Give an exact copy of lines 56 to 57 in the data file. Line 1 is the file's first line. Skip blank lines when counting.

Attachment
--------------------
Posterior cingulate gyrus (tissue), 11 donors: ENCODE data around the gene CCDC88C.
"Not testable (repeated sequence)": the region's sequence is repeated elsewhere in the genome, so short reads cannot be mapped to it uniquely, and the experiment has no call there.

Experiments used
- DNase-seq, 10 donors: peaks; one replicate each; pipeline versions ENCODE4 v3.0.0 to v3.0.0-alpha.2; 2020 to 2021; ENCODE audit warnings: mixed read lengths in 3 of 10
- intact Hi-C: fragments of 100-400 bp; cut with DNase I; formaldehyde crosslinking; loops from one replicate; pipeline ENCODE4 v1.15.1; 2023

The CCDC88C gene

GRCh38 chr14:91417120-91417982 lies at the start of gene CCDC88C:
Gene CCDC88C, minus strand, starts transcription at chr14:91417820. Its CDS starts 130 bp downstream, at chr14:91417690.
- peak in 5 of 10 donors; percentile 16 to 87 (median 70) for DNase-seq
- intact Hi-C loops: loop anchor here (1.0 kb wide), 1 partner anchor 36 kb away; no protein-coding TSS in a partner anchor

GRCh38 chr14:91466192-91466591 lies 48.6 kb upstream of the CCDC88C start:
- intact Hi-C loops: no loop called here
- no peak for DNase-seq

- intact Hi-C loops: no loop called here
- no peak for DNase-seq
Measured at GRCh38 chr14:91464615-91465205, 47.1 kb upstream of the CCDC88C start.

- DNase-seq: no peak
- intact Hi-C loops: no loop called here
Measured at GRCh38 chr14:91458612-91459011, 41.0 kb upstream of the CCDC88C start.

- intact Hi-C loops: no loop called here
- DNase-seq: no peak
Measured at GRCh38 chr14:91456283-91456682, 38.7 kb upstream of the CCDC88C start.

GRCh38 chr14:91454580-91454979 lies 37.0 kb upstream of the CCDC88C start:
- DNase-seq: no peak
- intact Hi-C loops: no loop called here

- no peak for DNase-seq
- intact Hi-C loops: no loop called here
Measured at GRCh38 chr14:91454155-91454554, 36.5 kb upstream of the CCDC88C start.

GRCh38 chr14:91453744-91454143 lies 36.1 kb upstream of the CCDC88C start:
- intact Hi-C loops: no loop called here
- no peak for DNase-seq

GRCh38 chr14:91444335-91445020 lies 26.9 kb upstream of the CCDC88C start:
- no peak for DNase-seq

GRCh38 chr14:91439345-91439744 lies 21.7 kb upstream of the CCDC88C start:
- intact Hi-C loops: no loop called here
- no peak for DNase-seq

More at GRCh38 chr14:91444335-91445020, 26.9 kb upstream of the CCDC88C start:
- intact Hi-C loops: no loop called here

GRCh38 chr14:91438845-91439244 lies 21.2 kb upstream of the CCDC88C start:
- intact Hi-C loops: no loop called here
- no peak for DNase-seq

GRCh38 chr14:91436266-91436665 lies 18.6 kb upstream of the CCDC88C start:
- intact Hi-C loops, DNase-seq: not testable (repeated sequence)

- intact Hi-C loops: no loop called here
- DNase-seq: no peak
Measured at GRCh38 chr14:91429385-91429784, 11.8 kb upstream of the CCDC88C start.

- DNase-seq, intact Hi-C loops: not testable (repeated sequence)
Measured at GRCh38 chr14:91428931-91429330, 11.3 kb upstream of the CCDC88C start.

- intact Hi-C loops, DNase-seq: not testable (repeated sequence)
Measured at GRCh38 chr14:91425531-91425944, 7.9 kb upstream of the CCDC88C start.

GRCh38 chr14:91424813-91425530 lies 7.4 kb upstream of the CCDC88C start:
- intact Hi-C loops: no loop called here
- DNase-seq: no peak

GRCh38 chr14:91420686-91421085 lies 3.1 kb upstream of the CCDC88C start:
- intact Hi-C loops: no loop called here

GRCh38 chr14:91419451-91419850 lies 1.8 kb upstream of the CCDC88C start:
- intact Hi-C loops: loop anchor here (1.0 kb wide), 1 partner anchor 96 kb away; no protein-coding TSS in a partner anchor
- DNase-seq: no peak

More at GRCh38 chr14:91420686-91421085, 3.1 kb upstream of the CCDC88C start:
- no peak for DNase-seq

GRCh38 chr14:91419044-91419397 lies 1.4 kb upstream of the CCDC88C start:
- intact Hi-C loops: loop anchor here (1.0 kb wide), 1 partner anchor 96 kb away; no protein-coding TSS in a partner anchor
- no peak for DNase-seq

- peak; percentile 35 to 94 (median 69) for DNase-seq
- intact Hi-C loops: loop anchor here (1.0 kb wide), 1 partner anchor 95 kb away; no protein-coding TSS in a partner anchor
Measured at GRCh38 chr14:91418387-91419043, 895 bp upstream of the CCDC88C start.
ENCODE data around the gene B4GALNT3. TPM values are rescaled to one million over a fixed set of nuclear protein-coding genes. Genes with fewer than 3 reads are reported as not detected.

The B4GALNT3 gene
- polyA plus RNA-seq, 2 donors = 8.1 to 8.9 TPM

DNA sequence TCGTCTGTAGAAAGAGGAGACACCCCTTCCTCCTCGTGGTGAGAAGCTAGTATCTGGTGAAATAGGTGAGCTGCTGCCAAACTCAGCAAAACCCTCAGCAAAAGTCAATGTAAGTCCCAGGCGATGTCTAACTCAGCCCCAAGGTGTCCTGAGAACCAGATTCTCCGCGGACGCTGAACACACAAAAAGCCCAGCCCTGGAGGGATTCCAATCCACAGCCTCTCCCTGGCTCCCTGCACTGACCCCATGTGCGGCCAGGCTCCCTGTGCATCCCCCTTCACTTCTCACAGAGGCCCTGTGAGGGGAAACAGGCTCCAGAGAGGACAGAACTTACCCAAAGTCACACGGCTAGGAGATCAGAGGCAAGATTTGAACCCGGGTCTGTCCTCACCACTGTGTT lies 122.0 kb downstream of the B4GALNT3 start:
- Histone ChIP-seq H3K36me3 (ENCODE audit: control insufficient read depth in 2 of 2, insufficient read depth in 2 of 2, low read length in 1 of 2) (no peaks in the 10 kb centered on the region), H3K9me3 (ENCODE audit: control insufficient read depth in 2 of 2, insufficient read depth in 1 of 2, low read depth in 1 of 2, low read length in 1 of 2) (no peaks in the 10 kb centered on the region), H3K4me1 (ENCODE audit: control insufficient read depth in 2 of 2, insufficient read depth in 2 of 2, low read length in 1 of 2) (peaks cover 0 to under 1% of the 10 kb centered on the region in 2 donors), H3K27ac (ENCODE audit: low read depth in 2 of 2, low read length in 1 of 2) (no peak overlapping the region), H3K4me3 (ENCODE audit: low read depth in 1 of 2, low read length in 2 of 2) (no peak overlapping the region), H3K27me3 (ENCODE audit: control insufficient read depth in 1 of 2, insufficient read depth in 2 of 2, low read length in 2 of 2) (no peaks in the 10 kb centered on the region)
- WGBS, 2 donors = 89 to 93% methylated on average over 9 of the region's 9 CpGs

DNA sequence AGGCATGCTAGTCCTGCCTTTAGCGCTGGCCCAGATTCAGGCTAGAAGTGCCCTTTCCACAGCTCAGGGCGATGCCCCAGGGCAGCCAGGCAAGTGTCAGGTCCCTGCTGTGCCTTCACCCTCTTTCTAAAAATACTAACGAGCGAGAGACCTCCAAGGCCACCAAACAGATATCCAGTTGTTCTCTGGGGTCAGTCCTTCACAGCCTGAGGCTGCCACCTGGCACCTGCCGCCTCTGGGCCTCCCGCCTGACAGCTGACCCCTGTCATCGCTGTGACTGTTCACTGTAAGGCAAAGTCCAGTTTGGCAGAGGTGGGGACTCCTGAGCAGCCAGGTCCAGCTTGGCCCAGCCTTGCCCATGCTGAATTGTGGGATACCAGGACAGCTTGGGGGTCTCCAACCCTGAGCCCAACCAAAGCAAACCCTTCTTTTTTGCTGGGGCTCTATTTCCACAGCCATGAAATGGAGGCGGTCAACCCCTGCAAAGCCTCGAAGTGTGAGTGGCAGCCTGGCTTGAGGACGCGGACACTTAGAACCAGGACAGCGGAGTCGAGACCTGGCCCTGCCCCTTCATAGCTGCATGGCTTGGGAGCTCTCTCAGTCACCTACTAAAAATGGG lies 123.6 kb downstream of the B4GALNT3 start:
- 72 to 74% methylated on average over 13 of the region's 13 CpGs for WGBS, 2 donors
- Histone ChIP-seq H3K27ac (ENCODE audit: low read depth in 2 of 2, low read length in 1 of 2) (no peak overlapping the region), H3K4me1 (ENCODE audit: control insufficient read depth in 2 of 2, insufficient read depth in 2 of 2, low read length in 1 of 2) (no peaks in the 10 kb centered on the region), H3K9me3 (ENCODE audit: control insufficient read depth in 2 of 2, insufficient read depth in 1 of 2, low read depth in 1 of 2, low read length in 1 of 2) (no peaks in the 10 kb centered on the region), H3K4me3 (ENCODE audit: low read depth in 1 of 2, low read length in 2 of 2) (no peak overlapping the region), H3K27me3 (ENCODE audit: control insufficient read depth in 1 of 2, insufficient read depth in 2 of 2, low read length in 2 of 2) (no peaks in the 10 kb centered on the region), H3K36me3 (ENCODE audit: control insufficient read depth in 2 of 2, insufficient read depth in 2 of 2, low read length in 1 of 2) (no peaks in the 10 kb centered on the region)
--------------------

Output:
GRCh38 chr14:91419451-91419850 lies 1.8 kb upstream of the CCDC88C start:
- intact Hi-C loops: loop anchor here (1.0 kb wide), 1 partner anchor 96 kb away; no protein-coding TSS in a partner anchor